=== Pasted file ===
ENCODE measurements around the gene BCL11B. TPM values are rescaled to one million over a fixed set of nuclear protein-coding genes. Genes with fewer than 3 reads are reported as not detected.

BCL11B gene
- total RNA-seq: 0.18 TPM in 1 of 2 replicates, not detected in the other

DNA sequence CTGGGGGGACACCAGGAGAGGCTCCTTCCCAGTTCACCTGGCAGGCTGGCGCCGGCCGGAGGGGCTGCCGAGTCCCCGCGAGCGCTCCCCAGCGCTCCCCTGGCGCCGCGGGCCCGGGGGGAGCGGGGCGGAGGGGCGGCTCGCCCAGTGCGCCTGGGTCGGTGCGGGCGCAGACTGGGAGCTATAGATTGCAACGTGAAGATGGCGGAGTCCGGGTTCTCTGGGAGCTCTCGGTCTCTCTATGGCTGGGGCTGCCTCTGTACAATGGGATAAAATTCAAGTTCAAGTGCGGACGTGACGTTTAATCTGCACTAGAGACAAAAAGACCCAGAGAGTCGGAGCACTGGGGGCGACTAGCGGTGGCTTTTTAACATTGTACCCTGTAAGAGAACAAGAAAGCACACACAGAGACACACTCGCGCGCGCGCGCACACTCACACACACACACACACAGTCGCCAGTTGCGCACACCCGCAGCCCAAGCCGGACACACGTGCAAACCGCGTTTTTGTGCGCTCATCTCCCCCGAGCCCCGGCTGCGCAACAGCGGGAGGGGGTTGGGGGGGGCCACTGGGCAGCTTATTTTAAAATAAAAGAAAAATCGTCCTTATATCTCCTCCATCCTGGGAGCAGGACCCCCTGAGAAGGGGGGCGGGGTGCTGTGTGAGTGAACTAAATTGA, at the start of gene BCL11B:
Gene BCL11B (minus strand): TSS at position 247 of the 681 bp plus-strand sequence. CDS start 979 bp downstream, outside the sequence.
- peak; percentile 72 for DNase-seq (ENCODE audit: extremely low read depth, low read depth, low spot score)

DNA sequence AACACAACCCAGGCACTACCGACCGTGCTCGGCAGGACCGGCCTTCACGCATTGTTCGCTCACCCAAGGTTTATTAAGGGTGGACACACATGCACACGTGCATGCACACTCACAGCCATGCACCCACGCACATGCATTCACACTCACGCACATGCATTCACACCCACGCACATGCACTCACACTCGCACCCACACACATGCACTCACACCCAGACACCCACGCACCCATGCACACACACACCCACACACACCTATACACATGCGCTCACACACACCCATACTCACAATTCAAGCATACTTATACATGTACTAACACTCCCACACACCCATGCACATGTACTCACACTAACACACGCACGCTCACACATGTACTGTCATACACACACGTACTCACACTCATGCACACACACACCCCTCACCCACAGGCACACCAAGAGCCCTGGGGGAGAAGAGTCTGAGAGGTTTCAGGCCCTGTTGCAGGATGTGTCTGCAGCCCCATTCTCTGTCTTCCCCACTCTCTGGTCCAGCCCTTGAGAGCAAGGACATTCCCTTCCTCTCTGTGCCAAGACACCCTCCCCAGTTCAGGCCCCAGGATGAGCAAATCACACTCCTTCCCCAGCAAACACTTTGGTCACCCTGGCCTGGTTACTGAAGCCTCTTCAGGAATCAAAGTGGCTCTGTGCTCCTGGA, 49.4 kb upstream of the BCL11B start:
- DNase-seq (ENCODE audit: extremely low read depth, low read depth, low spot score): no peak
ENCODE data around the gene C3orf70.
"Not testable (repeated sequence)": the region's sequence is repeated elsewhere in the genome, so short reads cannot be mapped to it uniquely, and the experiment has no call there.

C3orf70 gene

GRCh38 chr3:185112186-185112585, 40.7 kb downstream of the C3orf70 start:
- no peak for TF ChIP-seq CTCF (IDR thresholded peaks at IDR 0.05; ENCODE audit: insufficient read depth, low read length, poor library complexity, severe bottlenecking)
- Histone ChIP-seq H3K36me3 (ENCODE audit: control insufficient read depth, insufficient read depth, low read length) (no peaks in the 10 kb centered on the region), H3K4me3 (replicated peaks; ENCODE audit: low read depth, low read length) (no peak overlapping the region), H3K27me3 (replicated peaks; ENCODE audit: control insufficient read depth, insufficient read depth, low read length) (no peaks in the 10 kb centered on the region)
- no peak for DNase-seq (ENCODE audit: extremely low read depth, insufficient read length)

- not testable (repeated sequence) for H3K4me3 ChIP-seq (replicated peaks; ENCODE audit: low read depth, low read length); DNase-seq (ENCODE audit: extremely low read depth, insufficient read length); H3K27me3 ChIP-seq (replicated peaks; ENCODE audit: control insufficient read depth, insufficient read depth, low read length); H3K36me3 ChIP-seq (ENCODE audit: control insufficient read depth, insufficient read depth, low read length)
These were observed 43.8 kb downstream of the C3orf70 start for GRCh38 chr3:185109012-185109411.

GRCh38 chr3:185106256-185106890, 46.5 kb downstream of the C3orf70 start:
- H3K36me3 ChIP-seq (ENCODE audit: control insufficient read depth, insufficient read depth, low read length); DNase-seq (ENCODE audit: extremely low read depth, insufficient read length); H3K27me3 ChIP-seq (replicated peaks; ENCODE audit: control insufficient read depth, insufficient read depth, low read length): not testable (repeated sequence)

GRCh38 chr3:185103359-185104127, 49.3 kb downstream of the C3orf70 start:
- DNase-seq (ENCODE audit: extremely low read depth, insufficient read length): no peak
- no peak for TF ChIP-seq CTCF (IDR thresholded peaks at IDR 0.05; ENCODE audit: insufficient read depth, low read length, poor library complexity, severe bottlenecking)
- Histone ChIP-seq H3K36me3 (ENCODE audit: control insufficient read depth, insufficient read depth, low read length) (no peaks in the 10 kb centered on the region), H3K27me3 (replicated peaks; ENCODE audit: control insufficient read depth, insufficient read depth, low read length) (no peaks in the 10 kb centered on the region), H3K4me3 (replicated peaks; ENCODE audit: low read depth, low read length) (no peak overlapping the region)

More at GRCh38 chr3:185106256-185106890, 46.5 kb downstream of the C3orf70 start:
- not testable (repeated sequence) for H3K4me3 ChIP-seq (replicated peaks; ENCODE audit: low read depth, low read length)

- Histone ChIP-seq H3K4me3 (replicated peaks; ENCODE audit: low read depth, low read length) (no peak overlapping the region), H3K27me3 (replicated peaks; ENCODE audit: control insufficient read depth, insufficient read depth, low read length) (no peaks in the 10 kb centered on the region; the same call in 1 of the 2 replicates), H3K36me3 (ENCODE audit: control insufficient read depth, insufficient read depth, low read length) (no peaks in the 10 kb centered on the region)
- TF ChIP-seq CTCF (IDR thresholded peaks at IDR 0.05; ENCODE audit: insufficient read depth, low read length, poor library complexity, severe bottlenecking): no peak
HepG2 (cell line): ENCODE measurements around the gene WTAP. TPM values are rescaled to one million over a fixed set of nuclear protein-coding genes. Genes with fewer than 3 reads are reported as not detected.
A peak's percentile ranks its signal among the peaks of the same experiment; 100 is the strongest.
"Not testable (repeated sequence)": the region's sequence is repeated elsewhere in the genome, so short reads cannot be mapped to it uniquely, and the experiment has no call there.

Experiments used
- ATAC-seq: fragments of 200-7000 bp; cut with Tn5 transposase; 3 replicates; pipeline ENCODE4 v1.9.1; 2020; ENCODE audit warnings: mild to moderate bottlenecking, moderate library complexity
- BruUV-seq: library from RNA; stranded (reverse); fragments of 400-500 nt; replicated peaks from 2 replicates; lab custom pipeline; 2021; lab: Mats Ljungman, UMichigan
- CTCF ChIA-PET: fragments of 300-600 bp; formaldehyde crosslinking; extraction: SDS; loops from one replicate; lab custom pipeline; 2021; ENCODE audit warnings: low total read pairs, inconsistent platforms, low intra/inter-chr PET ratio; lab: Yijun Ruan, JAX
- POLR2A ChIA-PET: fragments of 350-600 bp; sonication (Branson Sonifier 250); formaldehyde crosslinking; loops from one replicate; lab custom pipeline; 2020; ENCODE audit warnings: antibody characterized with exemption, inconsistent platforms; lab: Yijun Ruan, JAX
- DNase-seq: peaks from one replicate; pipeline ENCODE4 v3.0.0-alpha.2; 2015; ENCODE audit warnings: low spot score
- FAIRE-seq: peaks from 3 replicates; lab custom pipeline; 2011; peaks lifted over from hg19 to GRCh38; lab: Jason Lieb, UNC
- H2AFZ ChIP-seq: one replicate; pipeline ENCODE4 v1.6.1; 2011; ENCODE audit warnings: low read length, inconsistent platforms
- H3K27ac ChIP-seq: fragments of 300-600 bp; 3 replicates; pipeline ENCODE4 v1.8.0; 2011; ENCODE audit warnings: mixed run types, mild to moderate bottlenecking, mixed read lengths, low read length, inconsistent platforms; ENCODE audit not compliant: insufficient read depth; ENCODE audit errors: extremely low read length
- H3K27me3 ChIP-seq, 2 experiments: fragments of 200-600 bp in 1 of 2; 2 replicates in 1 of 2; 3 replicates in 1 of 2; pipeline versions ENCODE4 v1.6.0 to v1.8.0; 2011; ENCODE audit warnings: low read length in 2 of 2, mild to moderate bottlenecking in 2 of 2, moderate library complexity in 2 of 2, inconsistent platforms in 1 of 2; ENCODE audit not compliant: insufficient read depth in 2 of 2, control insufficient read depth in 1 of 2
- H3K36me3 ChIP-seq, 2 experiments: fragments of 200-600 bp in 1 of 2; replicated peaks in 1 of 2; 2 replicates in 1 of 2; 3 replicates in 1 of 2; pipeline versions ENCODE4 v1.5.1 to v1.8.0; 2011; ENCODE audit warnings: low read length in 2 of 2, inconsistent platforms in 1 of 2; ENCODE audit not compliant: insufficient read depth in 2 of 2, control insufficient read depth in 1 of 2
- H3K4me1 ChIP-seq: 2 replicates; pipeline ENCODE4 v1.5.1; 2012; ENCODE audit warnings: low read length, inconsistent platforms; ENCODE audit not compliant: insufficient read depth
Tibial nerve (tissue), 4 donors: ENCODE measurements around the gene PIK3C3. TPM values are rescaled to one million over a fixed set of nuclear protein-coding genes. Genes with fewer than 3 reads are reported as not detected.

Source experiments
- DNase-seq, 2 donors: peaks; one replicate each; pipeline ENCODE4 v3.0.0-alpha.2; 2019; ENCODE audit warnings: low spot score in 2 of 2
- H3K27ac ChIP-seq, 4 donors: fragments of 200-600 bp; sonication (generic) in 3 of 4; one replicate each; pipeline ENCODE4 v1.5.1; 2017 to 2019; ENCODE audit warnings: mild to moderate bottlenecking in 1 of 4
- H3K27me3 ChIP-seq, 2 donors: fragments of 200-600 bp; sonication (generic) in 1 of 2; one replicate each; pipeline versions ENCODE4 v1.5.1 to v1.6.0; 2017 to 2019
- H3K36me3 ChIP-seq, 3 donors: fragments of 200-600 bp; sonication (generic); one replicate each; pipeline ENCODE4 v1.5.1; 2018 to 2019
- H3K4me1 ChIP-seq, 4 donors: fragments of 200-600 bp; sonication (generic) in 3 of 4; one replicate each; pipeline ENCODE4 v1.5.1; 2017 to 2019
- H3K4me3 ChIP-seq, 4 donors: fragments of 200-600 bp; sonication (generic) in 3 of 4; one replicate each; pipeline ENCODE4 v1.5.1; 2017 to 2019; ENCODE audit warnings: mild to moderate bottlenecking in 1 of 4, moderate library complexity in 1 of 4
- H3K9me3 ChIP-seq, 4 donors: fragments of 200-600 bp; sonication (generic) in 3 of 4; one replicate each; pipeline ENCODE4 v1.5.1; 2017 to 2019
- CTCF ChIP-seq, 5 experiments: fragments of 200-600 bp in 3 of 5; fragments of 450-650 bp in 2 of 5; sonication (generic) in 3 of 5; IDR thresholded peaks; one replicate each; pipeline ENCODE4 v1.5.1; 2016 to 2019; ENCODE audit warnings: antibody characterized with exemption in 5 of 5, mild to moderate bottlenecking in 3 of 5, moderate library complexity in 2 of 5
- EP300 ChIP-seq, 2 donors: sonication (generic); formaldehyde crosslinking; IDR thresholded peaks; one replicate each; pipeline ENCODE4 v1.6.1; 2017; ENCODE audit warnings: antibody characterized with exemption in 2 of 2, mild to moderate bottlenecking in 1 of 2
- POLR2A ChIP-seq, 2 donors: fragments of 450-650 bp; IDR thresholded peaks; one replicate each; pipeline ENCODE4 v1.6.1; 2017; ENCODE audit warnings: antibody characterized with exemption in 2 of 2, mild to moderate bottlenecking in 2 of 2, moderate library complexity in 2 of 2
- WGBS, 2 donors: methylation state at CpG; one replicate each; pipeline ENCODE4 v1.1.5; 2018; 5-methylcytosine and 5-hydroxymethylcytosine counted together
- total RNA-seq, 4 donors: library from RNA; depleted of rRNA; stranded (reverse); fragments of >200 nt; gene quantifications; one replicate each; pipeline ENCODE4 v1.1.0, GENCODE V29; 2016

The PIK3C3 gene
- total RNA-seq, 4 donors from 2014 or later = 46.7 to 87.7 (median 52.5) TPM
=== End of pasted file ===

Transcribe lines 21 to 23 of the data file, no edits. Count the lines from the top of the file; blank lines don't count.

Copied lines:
- DNase-seq (ENCODE audit: extremely low read depth, insufficient read length): no peak
- no peak for TF ChIP-seq CTCF (IDR thresholded peaks at IDR 0.05; ENCODE audit: insufficient read depth, low read length, poor library complexity, severe bottlenecking)
- Histone ChIP-seq H3K36me3 (ENCODE audit: control insufficient read depth, insufficient read depth, low read length) (no peaks in the 10 kb centered on the region), H3K27me3 (replicated peaks; ENCODE audit: control insufficient read depth, insufficient read depth, low read length) (no peaks in the 10 kb centered on the region), H3K4me3 (replicated peaks; ENCODE audit: low read depth, low read length) (no peak overlapping the region)